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Sunday, 30 December 2012


Originally a blues was a song of sorrow, sung slowly to the accompaniment of piano or guitar. A blues is 12 measures long, and typically the first line is repeated.

Depending on whom you ask, the blues can be all kinds of things with all kinds of meanings. But the derivation of the phrase is clear: "the blues" comes to us from "the blue devils," a nineteenth-century mental affliction that the OED defines as despondency or spiritual depression. And even before that, British authors of the sixteenth century used to write of being in a "blue funk."

A blues tradition developed separately from that of jazz, but blues harmonies and the 12-measure form have always enriched the jazz tradition.

W.C. Handy's early hit blues song, "The Memphis Blues" was published in 1912. Handy was one of the first composers to incorporate the blues idiom into song forms and orchestrations.

By the mid-1930s Country blues was being replaced by Urban Blues. Artists like Robert Johnson, Charley Patton and Son House innovate what came to be known as Delta blues.

Many an early bluesman in the Delta made his first steps toward learning the guitar by nailing one end of a wire to a wall and playing the wire like a guitar string.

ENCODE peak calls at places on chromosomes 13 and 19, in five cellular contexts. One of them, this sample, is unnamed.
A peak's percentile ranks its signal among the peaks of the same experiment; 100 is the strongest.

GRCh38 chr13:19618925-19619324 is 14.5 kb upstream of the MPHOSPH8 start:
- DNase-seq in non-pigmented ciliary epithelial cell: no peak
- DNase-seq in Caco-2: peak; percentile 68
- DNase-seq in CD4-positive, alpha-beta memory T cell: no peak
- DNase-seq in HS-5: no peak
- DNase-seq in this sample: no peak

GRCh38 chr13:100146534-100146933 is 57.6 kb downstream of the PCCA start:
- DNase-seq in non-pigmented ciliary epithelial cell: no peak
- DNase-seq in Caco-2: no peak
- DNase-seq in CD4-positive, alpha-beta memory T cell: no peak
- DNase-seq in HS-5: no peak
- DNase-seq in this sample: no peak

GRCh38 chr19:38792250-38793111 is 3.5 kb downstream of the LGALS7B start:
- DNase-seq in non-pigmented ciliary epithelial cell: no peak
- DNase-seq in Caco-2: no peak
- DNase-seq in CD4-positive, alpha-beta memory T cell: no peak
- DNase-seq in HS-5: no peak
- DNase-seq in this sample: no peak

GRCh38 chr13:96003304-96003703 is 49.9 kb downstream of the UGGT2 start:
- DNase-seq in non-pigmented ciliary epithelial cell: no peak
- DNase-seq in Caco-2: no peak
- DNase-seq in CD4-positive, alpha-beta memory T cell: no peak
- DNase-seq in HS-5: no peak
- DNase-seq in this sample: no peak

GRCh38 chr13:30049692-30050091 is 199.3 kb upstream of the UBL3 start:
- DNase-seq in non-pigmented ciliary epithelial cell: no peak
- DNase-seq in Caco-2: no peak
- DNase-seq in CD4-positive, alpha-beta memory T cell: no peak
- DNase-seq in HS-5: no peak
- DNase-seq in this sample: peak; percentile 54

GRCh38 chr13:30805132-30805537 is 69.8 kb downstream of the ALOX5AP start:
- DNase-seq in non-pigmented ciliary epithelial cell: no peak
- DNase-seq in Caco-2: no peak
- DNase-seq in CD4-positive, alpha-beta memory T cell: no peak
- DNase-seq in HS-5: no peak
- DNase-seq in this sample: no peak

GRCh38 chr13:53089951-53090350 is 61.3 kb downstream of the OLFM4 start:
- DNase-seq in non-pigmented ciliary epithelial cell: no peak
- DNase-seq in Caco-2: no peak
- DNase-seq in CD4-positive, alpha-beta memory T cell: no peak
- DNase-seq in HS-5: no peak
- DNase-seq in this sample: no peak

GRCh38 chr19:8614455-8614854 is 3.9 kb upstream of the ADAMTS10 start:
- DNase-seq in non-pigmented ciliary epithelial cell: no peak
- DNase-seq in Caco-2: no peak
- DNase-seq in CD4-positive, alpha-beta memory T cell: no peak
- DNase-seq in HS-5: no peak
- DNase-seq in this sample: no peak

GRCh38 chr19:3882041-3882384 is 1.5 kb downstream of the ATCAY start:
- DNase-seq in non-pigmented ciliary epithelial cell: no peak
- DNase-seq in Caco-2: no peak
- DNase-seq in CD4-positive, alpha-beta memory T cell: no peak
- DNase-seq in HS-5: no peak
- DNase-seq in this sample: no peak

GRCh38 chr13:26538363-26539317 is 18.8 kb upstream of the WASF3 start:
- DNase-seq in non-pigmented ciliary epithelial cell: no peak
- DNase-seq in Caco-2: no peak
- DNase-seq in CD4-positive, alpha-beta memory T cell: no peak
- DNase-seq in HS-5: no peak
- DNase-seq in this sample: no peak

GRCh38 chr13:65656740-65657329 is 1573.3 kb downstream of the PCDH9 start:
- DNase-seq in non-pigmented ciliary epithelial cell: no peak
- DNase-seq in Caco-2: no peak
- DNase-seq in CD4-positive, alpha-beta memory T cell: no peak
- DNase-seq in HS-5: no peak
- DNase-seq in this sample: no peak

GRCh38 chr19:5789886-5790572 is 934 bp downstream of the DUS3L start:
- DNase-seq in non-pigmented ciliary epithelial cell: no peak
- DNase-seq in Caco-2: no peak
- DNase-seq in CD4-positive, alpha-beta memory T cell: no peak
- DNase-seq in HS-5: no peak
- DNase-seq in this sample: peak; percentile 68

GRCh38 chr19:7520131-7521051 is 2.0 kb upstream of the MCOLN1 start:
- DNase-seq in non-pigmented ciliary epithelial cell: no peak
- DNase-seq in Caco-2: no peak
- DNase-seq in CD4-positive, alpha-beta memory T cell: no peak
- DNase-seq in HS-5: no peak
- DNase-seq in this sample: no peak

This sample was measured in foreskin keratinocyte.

Robert Johnson was a pioneer in slide guitar and in bottleneck. His recordings never became big commercial successes but were influential in bringing Mississippi Delta-style blues into the mainstream.

Louis Jordan's 1942 song "Choo Choo Ch'Boogie" was the first jump blues record.

After many black Americans moved from the rural South to Northern cities in the 1940s, Chicago became the center of blues recording. There a new kind of blues began to appear. It featured electrically amplified guitars, and even harmonicas, and drummers who emphasized afterbeats (beats 2 and 4 of each measure; nearly all blues are in 4/4 meter). The simplest boogie-woogie rhythms were the basis of Chicago blues.

Piano Red ("The Wrong Yo Yo", "Just Right Bounce", "Laying the Boogie") became in 1951 the first blues singer in history to appear on the pop charts. 

Blind Willie Johnson  (January 25, 1897 – September 18, 1945) was a blues guitarist who was blinded as a boy, abused by his father, and died penniless from disease after sleeping bundled in wet newspaper in a burnt down house. 

A revival of interest in Johnson's music began in the 1960s, following his inclusion on Harry Smith's Anthology of American Folk Music,  Carl Sagan preserved his legacy by selecting one of his songs , "Dark Was the Night, Cold Was the Ground," for the Voyager Golden Record in 1977.

Sources, Compton's Interactive Encyclopedia © 1998 The Learning Company, Inc

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